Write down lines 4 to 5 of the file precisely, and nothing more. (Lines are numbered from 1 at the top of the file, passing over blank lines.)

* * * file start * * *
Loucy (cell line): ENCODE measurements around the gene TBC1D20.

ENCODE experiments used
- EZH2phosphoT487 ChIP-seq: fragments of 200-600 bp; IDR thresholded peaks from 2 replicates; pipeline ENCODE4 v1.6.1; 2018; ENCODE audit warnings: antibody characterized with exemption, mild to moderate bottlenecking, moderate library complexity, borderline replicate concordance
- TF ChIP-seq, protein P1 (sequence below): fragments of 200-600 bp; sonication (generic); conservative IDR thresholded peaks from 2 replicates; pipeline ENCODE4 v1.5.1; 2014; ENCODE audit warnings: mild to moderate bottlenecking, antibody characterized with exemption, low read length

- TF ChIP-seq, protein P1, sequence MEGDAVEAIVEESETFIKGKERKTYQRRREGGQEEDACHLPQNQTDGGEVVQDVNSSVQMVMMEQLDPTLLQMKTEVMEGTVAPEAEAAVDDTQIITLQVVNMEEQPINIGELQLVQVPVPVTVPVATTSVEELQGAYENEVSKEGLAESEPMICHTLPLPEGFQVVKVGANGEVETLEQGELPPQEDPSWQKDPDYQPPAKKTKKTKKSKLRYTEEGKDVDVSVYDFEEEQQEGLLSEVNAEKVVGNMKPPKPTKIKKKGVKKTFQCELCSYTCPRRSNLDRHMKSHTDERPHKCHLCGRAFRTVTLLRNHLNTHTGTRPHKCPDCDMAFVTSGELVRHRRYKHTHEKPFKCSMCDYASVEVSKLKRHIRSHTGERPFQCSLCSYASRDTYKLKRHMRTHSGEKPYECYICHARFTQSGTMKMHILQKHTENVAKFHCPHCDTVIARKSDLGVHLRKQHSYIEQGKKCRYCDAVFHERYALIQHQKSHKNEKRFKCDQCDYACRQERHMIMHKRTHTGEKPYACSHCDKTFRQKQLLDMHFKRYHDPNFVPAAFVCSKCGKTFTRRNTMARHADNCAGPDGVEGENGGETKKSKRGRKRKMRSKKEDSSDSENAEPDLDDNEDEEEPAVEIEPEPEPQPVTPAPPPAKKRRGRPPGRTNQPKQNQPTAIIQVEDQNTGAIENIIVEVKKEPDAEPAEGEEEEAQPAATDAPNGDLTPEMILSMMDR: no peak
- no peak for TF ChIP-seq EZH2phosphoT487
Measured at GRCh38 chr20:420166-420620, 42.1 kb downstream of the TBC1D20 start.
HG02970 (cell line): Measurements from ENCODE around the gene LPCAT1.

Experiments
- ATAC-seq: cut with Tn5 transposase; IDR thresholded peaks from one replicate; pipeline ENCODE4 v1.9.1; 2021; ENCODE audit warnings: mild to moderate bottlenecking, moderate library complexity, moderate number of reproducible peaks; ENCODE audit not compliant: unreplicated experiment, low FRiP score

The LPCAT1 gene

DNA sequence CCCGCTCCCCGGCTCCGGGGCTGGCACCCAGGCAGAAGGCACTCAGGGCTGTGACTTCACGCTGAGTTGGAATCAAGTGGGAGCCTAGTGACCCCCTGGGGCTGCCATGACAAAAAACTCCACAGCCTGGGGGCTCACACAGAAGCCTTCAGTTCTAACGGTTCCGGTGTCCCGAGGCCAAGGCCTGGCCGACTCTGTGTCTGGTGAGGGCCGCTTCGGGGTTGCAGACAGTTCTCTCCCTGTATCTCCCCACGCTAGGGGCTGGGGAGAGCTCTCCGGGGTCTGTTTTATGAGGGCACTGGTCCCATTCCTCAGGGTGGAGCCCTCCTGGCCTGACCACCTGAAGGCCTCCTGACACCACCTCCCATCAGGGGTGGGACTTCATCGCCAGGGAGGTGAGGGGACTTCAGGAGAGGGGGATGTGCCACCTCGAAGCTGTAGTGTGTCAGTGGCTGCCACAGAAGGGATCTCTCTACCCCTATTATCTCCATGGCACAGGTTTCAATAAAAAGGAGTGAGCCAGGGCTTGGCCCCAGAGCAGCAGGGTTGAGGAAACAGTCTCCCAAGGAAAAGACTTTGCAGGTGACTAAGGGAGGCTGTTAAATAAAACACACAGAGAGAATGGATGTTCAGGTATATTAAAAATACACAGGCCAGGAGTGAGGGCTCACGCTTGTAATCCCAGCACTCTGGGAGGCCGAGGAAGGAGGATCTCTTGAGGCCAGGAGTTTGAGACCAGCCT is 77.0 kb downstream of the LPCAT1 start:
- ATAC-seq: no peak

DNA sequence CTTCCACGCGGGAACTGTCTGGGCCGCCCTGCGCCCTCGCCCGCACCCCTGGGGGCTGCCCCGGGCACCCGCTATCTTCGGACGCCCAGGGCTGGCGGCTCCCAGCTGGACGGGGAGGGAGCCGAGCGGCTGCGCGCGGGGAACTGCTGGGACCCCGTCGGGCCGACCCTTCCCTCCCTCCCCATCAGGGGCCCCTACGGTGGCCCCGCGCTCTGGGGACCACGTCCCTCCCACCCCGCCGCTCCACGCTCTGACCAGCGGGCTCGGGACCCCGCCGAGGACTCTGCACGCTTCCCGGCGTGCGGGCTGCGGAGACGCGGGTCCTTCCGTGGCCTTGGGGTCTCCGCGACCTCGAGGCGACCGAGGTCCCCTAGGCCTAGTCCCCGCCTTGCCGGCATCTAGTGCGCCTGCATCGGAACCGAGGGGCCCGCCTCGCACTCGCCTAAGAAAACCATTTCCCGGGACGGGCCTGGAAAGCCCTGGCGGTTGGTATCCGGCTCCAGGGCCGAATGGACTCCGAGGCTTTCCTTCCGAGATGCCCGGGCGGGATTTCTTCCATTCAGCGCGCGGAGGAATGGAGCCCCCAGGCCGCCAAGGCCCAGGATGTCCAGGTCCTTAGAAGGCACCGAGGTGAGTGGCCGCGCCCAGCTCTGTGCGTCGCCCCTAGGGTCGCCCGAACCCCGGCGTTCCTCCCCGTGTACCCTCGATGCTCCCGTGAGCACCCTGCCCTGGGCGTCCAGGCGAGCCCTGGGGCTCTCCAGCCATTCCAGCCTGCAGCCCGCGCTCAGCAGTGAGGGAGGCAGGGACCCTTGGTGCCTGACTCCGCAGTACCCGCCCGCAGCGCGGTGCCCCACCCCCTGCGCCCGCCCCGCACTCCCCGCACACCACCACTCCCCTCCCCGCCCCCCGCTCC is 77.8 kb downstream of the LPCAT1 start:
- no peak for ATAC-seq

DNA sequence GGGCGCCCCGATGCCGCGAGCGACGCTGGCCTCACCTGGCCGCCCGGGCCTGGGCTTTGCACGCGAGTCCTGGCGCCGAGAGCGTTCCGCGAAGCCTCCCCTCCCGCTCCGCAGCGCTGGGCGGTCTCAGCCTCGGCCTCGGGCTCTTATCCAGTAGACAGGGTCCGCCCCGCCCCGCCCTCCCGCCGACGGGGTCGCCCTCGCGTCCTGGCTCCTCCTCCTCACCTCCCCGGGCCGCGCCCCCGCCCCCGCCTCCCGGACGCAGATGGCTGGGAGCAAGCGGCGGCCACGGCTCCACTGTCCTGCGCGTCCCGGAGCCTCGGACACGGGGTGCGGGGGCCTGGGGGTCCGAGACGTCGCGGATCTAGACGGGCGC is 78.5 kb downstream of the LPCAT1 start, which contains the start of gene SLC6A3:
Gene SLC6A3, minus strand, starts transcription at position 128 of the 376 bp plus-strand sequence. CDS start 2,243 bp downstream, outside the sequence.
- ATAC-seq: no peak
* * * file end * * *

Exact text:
- TF ChIP-seq, protein P1 (sequence below): fragments of 200-600 bp; sonication (generic); conservative IDR thresholded peaks from 2 replicates; pipeline ENCODE4 v1.5.1; 2014; ENCODE audit warnings: mild to moderate bottlenecking, antibody characterized with exemption, low read length

- TF ChIP-seq, protein P1, sequence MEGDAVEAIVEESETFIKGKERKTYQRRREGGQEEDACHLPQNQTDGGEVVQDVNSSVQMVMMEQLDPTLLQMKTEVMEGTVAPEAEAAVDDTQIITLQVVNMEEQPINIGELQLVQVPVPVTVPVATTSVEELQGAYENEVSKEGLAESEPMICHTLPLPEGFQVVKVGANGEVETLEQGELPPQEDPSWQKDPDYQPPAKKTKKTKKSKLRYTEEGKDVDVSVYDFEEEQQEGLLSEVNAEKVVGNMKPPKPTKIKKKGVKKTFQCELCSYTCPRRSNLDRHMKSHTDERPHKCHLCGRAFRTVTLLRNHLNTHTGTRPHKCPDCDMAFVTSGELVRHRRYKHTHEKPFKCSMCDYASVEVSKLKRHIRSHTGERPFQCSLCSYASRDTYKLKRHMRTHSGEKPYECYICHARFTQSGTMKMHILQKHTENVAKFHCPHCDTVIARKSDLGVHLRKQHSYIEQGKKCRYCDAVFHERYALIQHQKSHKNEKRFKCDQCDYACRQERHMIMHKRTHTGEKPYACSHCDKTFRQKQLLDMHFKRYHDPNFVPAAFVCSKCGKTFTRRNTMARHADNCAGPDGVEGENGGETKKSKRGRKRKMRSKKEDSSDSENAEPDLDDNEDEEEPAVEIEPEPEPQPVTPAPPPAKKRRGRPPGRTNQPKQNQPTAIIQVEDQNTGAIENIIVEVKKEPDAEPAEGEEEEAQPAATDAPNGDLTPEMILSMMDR: no peak